Nick Ut - Still a Photographer with the Associated Press

by Horst Faas and Marianne Fulton

Huynh Cong Ut was 14 years old when he was introduced to the Associated Press office in Saigon by his mother. Ut was born on March 29, 1951 in the southern Mekong Delta province of Long An and was the younger brother of Vietnamese photographer Huynh Thanh My who had been killed a few weeks earlier  while photographing combat action  in the Mekong Delta on October 10, 1965 on assignment for The Associated Press. Ut was looking for a job and Horst Faas hired him on January 1, 1966, after a trial period of six weeks. It was exactly ten years after Horst Faas himself had officially joined the AP. Huynh Cong Ut started in the AP by mixing photo processing chemicals and the job keeping the photo darkroom tidy.

"I loved the darkroom", Nick Ut remembered in an interview," I could print the picture by myself and see how the photographer had taken it. I never took a class in photography, I learned by seeing the photographers' work and what every day war looked like."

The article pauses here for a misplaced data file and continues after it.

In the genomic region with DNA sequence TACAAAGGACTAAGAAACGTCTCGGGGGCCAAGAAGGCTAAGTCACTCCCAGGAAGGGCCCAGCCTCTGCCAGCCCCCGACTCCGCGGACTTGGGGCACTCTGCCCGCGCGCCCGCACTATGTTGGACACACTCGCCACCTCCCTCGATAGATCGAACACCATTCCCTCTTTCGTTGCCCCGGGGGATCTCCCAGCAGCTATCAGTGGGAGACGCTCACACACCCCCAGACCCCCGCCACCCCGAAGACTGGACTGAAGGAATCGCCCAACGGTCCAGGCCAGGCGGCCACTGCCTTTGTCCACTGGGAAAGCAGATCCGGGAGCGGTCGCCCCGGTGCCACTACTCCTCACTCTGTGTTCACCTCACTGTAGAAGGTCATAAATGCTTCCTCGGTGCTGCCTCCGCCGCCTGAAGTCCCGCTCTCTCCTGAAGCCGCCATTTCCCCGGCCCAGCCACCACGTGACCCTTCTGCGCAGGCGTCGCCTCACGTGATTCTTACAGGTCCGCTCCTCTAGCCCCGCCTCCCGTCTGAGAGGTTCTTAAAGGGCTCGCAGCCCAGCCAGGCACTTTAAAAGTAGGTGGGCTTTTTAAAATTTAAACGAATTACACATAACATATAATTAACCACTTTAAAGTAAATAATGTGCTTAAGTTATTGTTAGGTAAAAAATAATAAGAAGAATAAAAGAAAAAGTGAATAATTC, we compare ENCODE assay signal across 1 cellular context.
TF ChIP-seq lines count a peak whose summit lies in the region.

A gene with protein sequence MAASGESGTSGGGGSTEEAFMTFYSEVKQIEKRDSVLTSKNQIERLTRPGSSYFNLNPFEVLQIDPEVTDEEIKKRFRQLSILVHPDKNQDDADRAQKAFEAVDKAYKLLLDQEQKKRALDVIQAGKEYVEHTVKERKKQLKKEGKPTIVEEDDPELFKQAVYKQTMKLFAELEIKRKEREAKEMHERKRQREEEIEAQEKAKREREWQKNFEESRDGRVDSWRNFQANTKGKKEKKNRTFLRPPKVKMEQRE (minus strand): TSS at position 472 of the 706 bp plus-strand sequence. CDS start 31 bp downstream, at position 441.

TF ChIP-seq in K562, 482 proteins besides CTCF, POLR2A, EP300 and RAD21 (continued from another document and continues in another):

By 1967 little brother Ut had become an accomplished news photographer and his photos taken during the communist Tet offensive testified to his courage and abilities. Nick recalls: "Horst (Faas) had misgivings. He was afraid I would get killed, too."

Ut had many close calls. During the Cambodian campaign he was wounded twice, once in the stomach and once in the upper right hand chest area. Ironically he was hit a third time very close to where the picture of Kim had been taken.  North Vietnamese troops had attacked Trang Bang again. "I rushed towards the area where I knew Kim Phuc was when a mortar exploded in front of me. I was hit.  My colleagues rushed me to the hospital. I still have some shrapnel in my leg." Nick said. 

In his seventh year with The Associated Press the then 21 year old Huynh Cong Ut , by then called affectionately 'Nick' Ut  took one of the most recognized photographs of the conflict in Vietnam, winning journalism's highest honor, The Pulitzer Prize for Photography in  1973 for his picture of the then 9-year old girl Phan Thi Kim Phuc running away from the fire of napalm and screaming in pain.

The photograph also won awards from World Press Photo, Sigma Delta Chi, the George Polk Memorial award, an award of the Overseas Press Club and the award of the Associated Press Managing Editors  (APME).